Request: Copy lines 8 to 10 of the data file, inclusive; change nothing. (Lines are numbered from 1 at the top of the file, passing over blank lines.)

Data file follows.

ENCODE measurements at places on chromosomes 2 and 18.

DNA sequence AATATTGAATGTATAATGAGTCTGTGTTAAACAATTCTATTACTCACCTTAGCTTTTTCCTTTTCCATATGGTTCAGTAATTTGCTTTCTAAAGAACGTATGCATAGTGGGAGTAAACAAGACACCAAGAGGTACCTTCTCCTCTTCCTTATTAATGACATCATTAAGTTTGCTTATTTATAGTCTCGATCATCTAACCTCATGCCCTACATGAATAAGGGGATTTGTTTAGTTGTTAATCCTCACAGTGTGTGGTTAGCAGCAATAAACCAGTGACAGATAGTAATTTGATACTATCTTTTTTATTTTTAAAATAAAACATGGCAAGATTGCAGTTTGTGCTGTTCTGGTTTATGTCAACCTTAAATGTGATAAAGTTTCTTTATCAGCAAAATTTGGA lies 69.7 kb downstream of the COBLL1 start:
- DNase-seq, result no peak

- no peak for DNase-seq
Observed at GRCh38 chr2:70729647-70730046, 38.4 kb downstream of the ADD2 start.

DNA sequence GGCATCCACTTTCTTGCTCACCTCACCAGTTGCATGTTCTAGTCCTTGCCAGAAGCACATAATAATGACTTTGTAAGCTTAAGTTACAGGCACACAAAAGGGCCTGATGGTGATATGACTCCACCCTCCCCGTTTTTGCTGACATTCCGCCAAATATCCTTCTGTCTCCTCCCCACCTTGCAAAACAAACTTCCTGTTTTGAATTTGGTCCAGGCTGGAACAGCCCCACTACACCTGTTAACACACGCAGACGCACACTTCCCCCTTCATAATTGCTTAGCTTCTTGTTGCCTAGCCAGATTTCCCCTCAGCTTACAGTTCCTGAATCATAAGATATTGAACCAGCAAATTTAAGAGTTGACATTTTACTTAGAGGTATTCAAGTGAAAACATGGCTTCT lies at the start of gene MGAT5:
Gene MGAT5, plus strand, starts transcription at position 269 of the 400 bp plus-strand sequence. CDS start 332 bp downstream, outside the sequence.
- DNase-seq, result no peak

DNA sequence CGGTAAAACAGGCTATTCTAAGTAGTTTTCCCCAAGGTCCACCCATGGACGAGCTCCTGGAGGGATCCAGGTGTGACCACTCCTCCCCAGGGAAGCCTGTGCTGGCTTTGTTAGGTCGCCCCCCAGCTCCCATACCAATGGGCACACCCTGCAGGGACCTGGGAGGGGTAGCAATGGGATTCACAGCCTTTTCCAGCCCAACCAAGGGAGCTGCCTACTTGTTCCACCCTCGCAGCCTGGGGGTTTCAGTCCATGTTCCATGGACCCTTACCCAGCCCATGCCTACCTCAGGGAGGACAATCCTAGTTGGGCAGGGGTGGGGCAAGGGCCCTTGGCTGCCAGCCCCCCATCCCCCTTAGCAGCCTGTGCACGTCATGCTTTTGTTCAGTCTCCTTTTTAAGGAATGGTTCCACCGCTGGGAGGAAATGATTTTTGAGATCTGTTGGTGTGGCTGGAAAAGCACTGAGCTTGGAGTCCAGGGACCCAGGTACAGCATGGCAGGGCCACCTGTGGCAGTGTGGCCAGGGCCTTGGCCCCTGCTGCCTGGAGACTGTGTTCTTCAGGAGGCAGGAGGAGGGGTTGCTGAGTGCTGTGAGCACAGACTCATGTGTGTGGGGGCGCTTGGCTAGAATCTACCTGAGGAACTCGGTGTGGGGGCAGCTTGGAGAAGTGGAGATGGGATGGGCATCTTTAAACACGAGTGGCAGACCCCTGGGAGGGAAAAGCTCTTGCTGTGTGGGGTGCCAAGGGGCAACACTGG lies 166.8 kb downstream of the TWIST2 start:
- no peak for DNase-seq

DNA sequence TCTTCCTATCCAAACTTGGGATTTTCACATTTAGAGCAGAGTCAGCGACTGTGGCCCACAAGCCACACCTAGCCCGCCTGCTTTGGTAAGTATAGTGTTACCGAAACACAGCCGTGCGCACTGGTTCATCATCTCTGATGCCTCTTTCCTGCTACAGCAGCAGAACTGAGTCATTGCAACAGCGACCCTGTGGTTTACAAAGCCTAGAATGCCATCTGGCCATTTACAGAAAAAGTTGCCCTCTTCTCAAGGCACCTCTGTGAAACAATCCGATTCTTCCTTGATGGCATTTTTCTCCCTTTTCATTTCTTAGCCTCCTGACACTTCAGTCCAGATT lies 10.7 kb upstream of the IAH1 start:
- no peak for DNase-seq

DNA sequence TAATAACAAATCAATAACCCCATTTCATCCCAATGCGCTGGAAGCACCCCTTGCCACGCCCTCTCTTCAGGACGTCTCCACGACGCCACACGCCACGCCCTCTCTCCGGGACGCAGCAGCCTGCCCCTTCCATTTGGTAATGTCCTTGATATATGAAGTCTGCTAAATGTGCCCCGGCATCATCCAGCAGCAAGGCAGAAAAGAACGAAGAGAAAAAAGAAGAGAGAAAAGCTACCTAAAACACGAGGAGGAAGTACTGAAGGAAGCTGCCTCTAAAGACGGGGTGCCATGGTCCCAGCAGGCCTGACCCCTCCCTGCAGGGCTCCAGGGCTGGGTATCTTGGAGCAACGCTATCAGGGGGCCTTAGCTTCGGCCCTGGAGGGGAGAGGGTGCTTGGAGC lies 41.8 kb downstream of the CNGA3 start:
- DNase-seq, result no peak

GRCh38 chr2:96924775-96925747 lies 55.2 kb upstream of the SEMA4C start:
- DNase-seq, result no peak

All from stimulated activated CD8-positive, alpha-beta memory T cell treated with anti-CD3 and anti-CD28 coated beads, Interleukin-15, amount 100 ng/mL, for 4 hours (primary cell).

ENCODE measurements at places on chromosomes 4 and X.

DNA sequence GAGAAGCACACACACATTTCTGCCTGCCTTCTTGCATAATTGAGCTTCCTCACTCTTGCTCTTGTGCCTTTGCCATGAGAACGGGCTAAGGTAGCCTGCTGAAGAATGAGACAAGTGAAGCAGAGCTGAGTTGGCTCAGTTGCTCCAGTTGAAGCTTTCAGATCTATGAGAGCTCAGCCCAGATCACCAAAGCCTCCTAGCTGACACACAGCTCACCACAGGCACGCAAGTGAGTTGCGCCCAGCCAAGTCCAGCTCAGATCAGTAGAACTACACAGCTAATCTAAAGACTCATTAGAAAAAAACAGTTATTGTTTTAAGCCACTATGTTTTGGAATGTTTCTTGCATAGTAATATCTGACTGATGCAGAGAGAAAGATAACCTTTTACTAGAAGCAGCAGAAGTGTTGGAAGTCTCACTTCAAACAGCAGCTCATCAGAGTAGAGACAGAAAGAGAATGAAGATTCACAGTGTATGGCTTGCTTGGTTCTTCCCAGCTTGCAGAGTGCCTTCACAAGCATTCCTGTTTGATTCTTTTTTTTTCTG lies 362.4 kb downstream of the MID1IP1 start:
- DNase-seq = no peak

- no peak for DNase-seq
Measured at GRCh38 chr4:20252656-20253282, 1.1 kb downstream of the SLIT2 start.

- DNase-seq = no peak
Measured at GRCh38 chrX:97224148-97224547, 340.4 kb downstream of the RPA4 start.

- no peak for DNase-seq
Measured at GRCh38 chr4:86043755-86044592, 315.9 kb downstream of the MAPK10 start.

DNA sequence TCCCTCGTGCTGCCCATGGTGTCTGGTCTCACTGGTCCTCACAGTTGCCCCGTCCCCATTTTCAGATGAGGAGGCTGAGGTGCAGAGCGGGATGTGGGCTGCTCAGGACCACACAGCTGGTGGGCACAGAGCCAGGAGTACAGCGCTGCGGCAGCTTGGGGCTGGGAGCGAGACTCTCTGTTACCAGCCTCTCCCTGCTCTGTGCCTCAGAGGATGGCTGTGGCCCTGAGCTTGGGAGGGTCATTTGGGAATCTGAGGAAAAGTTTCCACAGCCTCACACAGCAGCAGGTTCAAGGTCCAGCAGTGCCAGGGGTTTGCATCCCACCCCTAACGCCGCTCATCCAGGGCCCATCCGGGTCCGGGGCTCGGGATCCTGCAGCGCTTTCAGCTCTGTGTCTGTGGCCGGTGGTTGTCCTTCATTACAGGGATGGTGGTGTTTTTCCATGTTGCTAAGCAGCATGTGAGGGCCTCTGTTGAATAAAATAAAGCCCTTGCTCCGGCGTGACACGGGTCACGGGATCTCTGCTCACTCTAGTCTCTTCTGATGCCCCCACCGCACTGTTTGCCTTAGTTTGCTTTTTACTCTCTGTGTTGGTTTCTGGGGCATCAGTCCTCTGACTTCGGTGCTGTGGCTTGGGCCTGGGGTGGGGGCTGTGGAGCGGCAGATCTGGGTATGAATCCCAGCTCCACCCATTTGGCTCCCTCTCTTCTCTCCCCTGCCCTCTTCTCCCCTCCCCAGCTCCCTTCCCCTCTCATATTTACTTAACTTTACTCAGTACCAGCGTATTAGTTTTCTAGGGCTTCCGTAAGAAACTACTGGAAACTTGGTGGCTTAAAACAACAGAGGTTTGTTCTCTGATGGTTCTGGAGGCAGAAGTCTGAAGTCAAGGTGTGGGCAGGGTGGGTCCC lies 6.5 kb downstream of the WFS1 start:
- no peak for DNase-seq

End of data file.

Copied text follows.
- DNase-seq, result no peak

DNA sequence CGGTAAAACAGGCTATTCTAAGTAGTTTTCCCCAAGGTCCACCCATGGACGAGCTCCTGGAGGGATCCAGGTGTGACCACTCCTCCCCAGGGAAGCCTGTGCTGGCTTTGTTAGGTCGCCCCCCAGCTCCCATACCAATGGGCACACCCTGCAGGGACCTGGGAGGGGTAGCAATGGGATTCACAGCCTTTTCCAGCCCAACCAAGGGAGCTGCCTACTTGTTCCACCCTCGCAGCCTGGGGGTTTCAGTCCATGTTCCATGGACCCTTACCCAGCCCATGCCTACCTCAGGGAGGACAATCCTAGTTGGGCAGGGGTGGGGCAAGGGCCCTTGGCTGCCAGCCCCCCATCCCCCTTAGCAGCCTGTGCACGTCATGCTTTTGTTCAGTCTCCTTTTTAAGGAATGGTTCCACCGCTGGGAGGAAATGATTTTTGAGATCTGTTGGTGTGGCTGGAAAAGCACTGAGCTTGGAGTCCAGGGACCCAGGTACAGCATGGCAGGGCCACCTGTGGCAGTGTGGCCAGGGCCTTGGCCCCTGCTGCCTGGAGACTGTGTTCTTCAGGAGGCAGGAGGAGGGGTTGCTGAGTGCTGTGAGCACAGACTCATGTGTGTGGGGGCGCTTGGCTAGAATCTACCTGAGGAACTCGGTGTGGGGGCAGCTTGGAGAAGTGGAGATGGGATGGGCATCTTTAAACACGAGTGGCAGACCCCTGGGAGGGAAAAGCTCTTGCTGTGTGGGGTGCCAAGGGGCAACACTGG lies 166.8 kb downstream of the TWIST2 start:
- no peak for DNase-seq